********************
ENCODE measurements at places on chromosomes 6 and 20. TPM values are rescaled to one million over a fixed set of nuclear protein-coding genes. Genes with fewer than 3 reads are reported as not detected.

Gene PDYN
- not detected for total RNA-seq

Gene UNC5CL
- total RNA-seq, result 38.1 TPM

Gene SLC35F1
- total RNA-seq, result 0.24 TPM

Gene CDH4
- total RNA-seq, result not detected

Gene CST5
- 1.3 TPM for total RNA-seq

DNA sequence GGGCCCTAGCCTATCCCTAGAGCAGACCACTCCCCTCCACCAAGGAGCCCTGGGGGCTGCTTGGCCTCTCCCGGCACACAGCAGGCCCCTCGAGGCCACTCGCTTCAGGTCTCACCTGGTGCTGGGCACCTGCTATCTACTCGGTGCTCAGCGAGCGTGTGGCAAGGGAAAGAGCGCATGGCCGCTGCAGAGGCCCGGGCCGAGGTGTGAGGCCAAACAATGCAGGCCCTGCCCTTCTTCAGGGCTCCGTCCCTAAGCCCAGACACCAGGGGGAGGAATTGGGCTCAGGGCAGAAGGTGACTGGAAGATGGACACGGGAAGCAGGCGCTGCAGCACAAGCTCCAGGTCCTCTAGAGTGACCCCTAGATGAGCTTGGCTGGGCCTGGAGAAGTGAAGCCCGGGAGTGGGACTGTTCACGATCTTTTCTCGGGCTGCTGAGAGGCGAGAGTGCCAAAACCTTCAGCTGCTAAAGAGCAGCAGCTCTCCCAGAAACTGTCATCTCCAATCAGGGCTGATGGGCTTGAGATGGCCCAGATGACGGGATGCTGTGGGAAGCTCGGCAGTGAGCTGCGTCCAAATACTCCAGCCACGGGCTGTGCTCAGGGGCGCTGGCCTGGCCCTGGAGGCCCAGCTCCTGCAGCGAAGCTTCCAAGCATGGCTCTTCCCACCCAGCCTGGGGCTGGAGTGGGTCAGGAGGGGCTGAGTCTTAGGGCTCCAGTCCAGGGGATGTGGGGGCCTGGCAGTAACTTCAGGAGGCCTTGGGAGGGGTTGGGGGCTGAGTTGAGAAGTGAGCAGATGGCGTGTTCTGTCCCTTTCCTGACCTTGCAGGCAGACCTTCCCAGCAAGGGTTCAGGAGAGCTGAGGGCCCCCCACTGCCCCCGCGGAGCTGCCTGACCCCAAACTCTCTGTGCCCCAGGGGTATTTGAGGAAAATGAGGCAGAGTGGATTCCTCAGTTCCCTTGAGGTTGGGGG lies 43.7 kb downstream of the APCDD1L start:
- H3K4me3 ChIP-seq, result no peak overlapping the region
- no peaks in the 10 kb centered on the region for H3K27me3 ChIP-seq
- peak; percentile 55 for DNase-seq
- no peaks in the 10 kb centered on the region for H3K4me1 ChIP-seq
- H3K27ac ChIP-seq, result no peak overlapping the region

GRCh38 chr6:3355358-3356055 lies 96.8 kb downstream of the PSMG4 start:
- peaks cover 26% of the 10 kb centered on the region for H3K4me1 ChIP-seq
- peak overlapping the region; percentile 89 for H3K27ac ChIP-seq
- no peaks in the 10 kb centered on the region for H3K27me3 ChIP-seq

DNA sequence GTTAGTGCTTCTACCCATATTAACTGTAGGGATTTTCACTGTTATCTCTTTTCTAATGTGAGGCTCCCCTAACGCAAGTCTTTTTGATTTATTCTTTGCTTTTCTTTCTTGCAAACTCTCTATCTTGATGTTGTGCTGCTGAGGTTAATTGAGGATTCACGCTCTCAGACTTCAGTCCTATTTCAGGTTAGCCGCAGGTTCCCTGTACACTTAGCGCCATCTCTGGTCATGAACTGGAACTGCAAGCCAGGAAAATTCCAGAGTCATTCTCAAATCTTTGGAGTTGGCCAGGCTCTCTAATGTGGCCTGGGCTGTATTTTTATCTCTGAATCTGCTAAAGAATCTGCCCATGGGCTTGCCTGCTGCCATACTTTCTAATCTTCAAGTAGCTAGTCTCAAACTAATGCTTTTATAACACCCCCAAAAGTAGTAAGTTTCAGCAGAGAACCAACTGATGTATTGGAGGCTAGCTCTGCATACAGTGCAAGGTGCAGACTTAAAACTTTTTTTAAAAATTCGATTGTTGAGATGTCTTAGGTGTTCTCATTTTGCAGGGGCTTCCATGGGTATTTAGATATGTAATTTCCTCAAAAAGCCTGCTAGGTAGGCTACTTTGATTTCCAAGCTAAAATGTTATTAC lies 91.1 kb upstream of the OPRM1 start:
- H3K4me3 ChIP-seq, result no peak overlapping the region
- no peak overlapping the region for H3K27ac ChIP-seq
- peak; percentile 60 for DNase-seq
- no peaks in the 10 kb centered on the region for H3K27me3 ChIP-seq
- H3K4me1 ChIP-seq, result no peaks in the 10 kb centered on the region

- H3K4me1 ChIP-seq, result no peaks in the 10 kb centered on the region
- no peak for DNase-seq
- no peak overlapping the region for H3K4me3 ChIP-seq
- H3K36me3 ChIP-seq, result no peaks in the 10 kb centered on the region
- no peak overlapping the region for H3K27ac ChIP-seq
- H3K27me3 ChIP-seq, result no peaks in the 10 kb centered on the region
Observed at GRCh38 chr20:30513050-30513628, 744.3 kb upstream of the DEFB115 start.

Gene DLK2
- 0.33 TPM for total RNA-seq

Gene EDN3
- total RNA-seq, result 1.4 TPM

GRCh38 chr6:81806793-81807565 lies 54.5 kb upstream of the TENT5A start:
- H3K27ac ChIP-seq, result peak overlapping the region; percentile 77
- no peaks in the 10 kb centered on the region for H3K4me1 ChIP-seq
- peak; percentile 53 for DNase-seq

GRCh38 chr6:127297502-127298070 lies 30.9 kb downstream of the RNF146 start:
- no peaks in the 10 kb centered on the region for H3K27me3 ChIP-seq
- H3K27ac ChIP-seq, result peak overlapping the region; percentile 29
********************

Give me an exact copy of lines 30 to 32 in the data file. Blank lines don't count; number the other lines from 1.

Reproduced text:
- no peak overlapping the region for H3K4me3 ChIP-seq
- H3K36me3 ChIP-seq, result no peaks in the 10 kb centered on the region
- no peak overlapping the region for H3K27ac ChIP-seq